Never let your juice get warm, or it may attract bacteria. If a slow masticating juicer or twin gear juicer is used, juice can be stored in an airtight container (fill it to the top) in a refrigerator for up to 48 hours. Juice from a centrifugal juicer can only last up to 24 hours in a refrigerator.
Should I drink green juice on an empty stomach?
Many internet articles claim green juice should be consumed on an empty stomach in the morning. Sometimes they tell you why and sometimes not. The most common rationale given is that if there is no food in your stomach, then the nutrients will be fully digested and absorbed quickly. Conversely, if you drink it before or with meals, it won’t be properly digested and all the nutrients won’t be absorbed. Although this makes sense, I haven’t been able to find scientific evidence to support this.
Fruit juice and bedtime
Consuming fruits before bedtime can cause a lot of sugar to be released which then leads to an increase in energy. Ideally, you’ll want your body to slow down when you are getting ready to go to bed.
Use the pulp elsewhere
Leftover pulp from juicing can be used in a variety of ways. A few examples are adding to soup and baked goods. We have an article on the many ways to use leftover pulp.
Combining juicing and blending
If you want your diet to include the fiber from produce, you can juice the vegetables and add that juice to the blender containing fruits.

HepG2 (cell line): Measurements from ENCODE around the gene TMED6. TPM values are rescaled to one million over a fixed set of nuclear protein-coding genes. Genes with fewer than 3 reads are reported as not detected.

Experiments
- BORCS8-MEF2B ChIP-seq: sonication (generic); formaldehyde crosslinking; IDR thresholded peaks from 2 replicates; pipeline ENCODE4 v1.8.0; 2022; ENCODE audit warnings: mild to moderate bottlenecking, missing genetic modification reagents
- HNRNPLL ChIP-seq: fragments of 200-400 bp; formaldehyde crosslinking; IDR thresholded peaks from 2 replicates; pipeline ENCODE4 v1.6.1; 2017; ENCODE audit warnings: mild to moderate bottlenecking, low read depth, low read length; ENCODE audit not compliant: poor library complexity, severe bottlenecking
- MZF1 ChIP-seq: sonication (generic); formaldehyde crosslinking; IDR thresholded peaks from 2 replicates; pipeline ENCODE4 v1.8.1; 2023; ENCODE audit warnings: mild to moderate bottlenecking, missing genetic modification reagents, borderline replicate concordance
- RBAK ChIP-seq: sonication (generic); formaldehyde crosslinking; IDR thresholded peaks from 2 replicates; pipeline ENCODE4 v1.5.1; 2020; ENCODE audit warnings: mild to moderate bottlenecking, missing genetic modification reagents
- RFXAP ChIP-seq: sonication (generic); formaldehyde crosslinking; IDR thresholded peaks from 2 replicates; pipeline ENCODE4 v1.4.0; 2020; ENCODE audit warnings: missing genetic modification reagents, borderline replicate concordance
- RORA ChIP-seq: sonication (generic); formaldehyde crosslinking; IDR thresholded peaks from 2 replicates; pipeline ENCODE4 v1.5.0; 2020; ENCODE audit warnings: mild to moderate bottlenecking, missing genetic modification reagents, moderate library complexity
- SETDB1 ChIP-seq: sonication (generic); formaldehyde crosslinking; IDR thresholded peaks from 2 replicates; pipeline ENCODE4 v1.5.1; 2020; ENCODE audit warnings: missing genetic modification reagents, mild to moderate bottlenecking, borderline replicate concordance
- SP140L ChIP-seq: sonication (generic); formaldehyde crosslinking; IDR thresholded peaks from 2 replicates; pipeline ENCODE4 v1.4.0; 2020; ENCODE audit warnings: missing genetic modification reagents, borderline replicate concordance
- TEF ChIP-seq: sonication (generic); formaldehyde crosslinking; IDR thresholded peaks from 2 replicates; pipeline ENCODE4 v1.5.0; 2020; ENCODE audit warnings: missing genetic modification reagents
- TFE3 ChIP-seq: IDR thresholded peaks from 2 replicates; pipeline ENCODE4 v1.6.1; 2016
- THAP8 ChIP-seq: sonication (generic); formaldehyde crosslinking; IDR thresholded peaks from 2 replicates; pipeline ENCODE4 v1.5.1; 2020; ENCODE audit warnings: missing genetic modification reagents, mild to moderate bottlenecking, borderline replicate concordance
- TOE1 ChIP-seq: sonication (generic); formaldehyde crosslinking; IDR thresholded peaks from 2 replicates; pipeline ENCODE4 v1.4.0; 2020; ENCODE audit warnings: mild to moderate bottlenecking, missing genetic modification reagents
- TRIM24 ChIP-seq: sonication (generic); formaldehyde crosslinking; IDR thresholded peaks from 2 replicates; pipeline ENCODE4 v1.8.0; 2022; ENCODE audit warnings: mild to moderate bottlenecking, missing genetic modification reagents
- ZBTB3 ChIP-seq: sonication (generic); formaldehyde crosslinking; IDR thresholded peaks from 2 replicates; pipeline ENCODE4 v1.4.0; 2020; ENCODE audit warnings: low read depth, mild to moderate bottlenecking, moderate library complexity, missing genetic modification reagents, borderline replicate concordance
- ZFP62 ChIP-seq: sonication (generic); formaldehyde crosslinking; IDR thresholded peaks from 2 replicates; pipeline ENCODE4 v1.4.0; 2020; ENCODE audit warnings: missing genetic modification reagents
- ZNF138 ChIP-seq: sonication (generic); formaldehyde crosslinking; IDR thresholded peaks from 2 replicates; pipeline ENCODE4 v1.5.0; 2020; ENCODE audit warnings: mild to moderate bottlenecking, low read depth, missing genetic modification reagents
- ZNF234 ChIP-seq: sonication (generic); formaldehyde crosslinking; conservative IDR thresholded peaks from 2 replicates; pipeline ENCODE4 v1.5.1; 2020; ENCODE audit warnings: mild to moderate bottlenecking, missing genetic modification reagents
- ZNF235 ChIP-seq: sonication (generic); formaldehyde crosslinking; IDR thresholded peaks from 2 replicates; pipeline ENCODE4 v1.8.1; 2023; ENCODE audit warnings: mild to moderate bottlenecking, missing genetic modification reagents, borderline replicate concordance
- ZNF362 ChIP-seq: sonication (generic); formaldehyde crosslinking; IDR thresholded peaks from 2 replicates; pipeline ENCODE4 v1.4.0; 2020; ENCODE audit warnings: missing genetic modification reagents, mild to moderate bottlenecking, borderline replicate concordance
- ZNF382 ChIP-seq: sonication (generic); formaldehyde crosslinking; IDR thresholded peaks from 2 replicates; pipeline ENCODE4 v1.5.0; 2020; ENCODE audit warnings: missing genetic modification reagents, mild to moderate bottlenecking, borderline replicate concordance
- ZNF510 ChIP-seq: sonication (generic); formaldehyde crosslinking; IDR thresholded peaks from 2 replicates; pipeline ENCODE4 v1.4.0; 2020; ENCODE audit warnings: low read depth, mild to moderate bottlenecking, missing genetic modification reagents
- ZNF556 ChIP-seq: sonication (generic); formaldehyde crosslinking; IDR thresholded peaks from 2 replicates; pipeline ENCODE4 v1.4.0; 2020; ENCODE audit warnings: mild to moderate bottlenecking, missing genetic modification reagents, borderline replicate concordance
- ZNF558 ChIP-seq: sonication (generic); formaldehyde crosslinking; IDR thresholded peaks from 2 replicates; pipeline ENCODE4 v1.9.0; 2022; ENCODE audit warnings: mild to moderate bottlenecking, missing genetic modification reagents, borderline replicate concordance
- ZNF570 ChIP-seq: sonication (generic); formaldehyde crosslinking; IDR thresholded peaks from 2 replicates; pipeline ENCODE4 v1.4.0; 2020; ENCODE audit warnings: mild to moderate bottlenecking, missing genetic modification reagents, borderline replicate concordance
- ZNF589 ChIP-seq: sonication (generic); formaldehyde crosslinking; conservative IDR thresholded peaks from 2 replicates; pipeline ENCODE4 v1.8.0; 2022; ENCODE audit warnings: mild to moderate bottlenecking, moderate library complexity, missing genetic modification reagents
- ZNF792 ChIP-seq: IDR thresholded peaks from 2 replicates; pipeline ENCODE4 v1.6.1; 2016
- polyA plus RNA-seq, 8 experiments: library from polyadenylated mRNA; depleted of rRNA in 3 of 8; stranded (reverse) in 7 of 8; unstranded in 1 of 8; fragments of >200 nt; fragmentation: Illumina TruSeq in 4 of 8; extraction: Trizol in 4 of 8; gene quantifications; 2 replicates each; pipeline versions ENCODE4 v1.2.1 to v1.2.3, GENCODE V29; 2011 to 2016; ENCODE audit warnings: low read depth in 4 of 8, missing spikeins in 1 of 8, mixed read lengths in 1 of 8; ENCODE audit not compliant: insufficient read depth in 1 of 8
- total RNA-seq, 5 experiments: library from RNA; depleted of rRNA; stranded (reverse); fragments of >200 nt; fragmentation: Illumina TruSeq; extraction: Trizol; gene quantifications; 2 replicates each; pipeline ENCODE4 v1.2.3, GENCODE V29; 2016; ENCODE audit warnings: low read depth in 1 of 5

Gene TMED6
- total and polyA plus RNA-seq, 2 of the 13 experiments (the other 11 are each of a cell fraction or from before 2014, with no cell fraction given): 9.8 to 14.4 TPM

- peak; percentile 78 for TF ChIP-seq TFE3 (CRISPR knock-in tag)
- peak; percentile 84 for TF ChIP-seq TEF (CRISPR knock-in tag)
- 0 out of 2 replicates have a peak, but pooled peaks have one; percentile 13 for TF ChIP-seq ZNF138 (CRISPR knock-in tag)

The fiber content is beneficial because it regulates digestion and you won’t be as apt to overeat since will feel full longer. Additionally, dietary fiber can reduce your risk of heart disease. In a Harvard study of over 40,000 male health professionals, researchers concluded that fiber, independent of fat intake was an important dietary component for preventing coronary disease.
Using Your Juicer
Only use the plunger that comes with your juicer
Almost all juicers come with a plunger or pusher. They are designed to fit the precise make and model of juicer they come with and are not interchangeable. Using the wrong plunger can break the plunger, or even break your juicer. To extract the most juice, push the plunger down slowly.
Line the pulp container
Cleanup will be a lot easier if you put a plastic grocery bag (if you are going to discard the pulp) or wrap (if you are going to use it in other foods) in the collection bin of the juicer. After the produce is juiced, the bag can be discarded or the pulp in the wrap can be placed in a container for future use.